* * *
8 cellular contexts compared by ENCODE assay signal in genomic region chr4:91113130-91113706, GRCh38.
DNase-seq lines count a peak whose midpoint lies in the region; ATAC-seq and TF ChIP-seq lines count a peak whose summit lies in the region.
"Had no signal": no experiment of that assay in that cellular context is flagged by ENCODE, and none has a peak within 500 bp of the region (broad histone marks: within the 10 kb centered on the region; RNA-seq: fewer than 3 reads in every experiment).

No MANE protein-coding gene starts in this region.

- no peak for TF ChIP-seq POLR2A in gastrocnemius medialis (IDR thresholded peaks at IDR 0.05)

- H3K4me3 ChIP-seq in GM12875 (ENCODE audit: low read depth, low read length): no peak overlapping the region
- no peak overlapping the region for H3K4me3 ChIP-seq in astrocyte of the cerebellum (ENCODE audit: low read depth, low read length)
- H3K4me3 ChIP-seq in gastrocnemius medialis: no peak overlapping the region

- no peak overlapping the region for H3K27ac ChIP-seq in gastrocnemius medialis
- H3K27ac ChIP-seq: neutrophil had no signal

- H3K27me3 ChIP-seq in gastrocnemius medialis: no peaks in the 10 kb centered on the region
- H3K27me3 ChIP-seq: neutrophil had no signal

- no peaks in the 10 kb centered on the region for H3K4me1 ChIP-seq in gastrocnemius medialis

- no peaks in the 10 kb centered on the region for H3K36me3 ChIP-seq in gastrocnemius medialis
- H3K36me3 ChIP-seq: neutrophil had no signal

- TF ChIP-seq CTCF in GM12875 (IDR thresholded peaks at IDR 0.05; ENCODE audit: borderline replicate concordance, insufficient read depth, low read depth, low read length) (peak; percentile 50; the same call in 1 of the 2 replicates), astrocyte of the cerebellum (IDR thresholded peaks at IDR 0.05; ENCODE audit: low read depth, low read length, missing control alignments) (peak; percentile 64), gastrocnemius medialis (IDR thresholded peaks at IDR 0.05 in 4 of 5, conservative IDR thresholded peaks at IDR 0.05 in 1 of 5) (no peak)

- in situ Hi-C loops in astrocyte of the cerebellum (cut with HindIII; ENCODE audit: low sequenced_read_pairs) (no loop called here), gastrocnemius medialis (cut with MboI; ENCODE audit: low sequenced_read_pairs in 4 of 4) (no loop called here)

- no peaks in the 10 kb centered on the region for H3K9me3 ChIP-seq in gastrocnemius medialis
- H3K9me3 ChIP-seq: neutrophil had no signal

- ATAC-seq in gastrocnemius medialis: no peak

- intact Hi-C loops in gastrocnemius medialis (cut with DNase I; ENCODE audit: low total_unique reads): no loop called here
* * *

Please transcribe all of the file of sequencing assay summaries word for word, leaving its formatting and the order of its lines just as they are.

8 cellular contexts compared by ENCODE assay signal in genomic region chr4:91113130-91113706, GRCh38.
DNase-seq lines count a peak whose midpoint lies in the region; ATAC-seq and TF ChIP-seq lines count a peak whose summit lies in the region.
"Had no signal": no experiment of that assay in that cellular context is flagged by ENCODE, and none has a peak within 500 bp of the region (broad histone marks: within the 10 kb centered on the region; RNA-seq: fewer than 3 reads in every experiment).

No MANE protein-coding gene starts in this region.

- no peak for TF ChIP-seq POLR2A in gastrocnemius medialis (IDR thresholded peaks at IDR 0.05)

- H3K4me3 ChIP-seq in GM12875 (ENCODE audit: low read depth, low read length): no peak overlapping the region
- no peak overlapping the region for H3K4me3 ChIP-seq in astrocyte of the cerebellum (ENCODE audit: low read depth, low read length)
- H3K4me3 ChIP-seq in gastrocnemius medialis: no peak overlapping the region

- no peak overlapping the region for H3K27ac ChIP-seq in gastrocnemius medialis
- H3K27ac ChIP-seq: neutrophil had no signal

- H3K27me3 ChIP-seq in gastrocnemius medialis: no peaks in the 10 kb centered on the region
- H3K27me3 ChIP-seq: neutrophil had no signal

- no peaks in the 10 kb centered on the region for H3K4me1 ChIP-seq in gastrocnemius medialis

- no peaks in the 10 kb centered on the region for H3K36me3 ChIP-seq in gastrocnemius medialis
- H3K36me3 ChIP-seq: neutrophil had no signal

- TF ChIP-seq CTCF in GM12875 (IDR thresholded peaks at IDR 0.05; ENCODE audit: borderline replicate concordance, insufficient read depth, low read depth, low read length) (peak; percentile 50; the same call in 1 of the 2 replicates), astrocyte of the cerebellum (IDR thresholded peaks at IDR 0.05; ENCODE audit: low read depth, low read length, missing control alignments) (peak; percentile 64), gastrocnemius medialis (IDR thresholded peaks at IDR 0.05 in 4 of 5, conservative IDR thresholded peaks at IDR 0.05 in 1 of 5) (no peak)

- in situ Hi-C loops in astrocyte of the cerebellum (cut with HindIII; ENCODE audit: low sequenced_read_pairs) (no loop called here), gastrocnemius medialis (cut with MboI; ENCODE audit: low sequenced_read_pairs in 4 of 4) (no loop called here)

- no peaks in the 10 kb centered on the region for H3K9me3 ChIP-seq in gastrocnemius medialis
- H3K9me3 ChIP-seq: neutrophil had no signal

- ATAC-seq in gastrocnemius medialis: no peak

- intact Hi-C loops in gastrocnemius medialis (cut with DNase I; ENCODE audit: low total_unique reads): no loop called here